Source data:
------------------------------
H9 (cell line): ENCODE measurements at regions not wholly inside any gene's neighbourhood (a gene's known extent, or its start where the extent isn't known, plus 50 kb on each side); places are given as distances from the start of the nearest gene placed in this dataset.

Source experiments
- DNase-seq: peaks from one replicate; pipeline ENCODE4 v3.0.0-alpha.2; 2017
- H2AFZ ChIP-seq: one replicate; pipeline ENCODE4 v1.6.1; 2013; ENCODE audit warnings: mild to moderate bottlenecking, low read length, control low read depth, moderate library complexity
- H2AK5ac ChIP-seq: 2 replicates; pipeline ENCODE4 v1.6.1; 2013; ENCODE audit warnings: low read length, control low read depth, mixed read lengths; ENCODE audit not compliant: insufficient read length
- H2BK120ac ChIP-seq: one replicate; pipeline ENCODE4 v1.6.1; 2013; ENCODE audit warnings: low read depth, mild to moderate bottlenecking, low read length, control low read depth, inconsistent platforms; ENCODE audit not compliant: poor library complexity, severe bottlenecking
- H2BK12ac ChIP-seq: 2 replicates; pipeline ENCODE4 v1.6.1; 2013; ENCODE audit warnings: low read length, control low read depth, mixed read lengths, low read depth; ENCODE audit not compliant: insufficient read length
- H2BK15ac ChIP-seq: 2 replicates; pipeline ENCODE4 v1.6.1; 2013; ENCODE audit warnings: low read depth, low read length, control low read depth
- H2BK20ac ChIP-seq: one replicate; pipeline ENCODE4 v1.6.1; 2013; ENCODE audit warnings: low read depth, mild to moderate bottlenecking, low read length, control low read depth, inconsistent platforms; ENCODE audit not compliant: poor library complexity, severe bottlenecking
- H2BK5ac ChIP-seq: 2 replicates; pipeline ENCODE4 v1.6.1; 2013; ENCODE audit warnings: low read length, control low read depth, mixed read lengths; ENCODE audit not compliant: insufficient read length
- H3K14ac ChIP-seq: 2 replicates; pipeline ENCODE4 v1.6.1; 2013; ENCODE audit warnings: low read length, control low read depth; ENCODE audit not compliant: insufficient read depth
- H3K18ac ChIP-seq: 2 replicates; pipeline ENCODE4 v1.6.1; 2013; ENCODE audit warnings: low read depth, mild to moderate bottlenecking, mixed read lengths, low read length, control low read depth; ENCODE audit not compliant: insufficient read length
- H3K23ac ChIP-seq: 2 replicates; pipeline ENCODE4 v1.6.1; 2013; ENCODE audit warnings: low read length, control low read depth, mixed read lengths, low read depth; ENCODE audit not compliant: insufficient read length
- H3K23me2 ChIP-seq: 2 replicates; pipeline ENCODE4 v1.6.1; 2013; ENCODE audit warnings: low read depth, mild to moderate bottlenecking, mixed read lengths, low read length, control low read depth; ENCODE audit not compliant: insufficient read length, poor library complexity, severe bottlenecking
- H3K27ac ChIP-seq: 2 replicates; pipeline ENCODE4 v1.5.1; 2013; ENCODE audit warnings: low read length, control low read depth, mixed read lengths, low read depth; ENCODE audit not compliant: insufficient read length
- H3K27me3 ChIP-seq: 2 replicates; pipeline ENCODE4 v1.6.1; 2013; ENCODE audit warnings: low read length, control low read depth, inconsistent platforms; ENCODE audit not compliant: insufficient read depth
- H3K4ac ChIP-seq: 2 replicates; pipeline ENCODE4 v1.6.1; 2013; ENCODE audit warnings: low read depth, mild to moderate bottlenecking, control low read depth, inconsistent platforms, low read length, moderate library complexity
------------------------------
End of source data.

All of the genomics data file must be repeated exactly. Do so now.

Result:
H9 (cell line): ENCODE measurements at regions not wholly inside any gene's neighbourhood (a gene's known extent, or its start where the extent isn't known, plus 50 kb on each side); places are given as distances from the start of the nearest gene placed in this dataset.

Source experiments
- DNase-seq: peaks from one replicate; pipeline ENCODE4 v3.0.0-alpha.2; 2017
- H2AFZ ChIP-seq: one replicate; pipeline ENCODE4 v1.6.1; 2013; ENCODE audit warnings: mild to moderate bottlenecking, low read length, control low read depth, moderate library complexity
- H2AK5ac ChIP-seq: 2 replicates; pipeline ENCODE4 v1.6.1; 2013; ENCODE audit warnings: low read length, control low read depth, mixed read lengths; ENCODE audit not compliant: insufficient read length
- H2BK120ac ChIP-seq: one replicate; pipeline ENCODE4 v1.6.1; 2013; ENCODE audit warnings: low read depth, mild to moderate bottlenecking, low read length, control low read depth, inconsistent platforms; ENCODE audit not compliant: poor library complexity, severe bottlenecking
- H2BK12ac ChIP-seq: 2 replicates; pipeline ENCODE4 v1.6.1; 2013; ENCODE audit warnings: low read length, control low read depth, mixed read lengths, low read depth; ENCODE audit not compliant: insufficient read length
- H2BK15ac ChIP-seq: 2 replicates; pipeline ENCODE4 v1.6.1; 2013; ENCODE audit warnings: low read depth, low read length, control low read depth
- H2BK20ac ChIP-seq: one replicate; pipeline ENCODE4 v1.6.1; 2013; ENCODE audit warnings: low read depth, mild to moderate bottlenecking, low read length, control low read depth, inconsistent platforms; ENCODE audit not compliant: poor library complexity, severe bottlenecking
- H2BK5ac ChIP-seq: 2 replicates; pipeline ENCODE4 v1.6.1; 2013; ENCODE audit warnings: low read length, control low read depth, mixed read lengths; ENCODE audit not compliant: insufficient read length
- H3K14ac ChIP-seq: 2 replicates; pipeline ENCODE4 v1.6.1; 2013; ENCODE audit warnings: low read length, control low read depth; ENCODE audit not compliant: insufficient read depth
- H3K18ac ChIP-seq: 2 replicates; pipeline ENCODE4 v1.6.1; 2013; ENCODE audit warnings: low read depth, mild to moderate bottlenecking, mixed read lengths, low read length, control low read depth; ENCODE audit not compliant: insufficient read length
- H3K23ac ChIP-seq: 2 replicates; pipeline ENCODE4 v1.6.1; 2013; ENCODE audit warnings: low read length, control low read depth, mixed read lengths, low read depth; ENCODE audit not compliant: insufficient read length
- H3K23me2 ChIP-seq: 2 replicates; pipeline ENCODE4 v1.6.1; 2013; ENCODE audit warnings: low read depth, mild to moderate bottlenecking, mixed read lengths, low read length, control low read depth; ENCODE audit not compliant: insufficient read length, poor library complexity, severe bottlenecking
- H3K27ac ChIP-seq: 2 replicates; pipeline ENCODE4 v1.5.1; 2013; ENCODE audit warnings: low read length, control low read depth, mixed read lengths, low read depth; ENCODE audit not compliant: insufficient read length
- H3K27me3 ChIP-seq: 2 replicates; pipeline ENCODE4 v1.6.1; 2013; ENCODE audit warnings: low read length, control low read depth, inconsistent platforms; ENCODE audit not compliant: insufficient read depth
- H3K4ac ChIP-seq: 2 replicates; pipeline ENCODE4 v1.6.1; 2013; ENCODE audit warnings: low read depth, mild to moderate bottlenecking, control low read depth, inconsistent platforms, low read length, moderate library complexity